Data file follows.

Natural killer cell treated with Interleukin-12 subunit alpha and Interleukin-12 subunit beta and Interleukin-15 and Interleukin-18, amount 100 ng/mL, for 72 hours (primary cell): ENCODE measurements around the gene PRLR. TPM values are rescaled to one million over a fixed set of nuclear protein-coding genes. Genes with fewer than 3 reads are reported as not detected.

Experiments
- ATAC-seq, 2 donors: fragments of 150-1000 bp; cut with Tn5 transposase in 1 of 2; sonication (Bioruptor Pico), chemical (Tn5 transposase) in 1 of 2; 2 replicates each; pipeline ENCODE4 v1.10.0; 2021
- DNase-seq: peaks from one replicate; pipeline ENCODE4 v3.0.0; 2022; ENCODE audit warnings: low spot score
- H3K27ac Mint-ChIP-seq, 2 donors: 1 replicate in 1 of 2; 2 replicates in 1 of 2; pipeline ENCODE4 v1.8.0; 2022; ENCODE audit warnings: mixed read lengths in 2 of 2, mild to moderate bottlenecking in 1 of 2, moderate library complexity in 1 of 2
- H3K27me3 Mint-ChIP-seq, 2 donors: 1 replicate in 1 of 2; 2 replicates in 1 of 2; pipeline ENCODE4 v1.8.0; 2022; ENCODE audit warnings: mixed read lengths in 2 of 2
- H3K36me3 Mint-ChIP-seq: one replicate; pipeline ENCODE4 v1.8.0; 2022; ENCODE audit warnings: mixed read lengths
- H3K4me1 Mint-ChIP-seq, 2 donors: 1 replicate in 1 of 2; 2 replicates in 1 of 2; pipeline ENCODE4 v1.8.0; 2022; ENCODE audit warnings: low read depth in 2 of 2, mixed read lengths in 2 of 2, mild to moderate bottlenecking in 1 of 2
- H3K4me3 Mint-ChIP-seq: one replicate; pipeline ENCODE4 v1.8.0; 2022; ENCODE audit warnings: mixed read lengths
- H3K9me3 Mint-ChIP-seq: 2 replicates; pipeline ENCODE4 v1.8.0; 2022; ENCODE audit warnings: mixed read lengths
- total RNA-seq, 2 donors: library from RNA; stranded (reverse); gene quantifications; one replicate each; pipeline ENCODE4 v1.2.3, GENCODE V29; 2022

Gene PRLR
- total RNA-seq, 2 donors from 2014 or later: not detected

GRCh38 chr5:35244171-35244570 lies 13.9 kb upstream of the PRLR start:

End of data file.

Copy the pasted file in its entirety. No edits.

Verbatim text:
Natural killer cell treated with Interleukin-12 subunit alpha and Interleukin-12 subunit beta and Interleukin-15 and Interleukin-18, amount 100 ng/mL, for 72 hours (primary cell): ENCODE measurements around the gene PRLR. TPM values are rescaled to one million over a fixed set of nuclear protein-coding genes. Genes with fewer than 3 reads are reported as not detected.

Experiments
- ATAC-seq, 2 donors: fragments of 150-1000 bp; cut with Tn5 transposase in 1 of 2; sonication (Bioruptor Pico), chemical (Tn5 transposase) in 1 of 2; 2 replicates each; pipeline ENCODE4 v1.10.0; 2021
- DNase-seq: peaks from one replicate; pipeline ENCODE4 v3.0.0; 2022; ENCODE audit warnings: low spot score
- H3K27ac Mint-ChIP-seq, 2 donors: 1 replicate in 1 of 2; 2 replicates in 1 of 2; pipeline ENCODE4 v1.8.0; 2022; ENCODE audit warnings: mixed read lengths in 2 of 2, mild to moderate bottlenecking in 1 of 2, moderate library complexity in 1 of 2
- H3K27me3 Mint-ChIP-seq, 2 donors: 1 replicate in 1 of 2; 2 replicates in 1 of 2; pipeline ENCODE4 v1.8.0; 2022; ENCODE audit warnings: mixed read lengths in 2 of 2
- H3K36me3 Mint-ChIP-seq: one replicate; pipeline ENCODE4 v1.8.0; 2022; ENCODE audit warnings: mixed read lengths
- H3K4me1 Mint-ChIP-seq, 2 donors: 1 replicate in 1 of 2; 2 replicates in 1 of 2; pipeline ENCODE4 v1.8.0; 2022; ENCODE audit warnings: low read depth in 2 of 2, mixed read lengths in 2 of 2, mild to moderate bottlenecking in 1 of 2
- H3K4me3 Mint-ChIP-seq: one replicate; pipeline ENCODE4 v1.8.0; 2022; ENCODE audit warnings: mixed read lengths
- H3K9me3 Mint-ChIP-seq: 2 replicates; pipeline ENCODE4 v1.8.0; 2022; ENCODE audit warnings: mixed read lengths
- total RNA-seq, 2 donors: library from RNA; stranded (reverse); gene quantifications; one replicate each; pipeline ENCODE4 v1.2.3, GENCODE V29; 2022

Gene PRLR
- total RNA-seq, 2 donors from 2014 or later: not detected

GRCh38 chr5:35244171-35244570 lies 13.9 kb upstream of the PRLR start: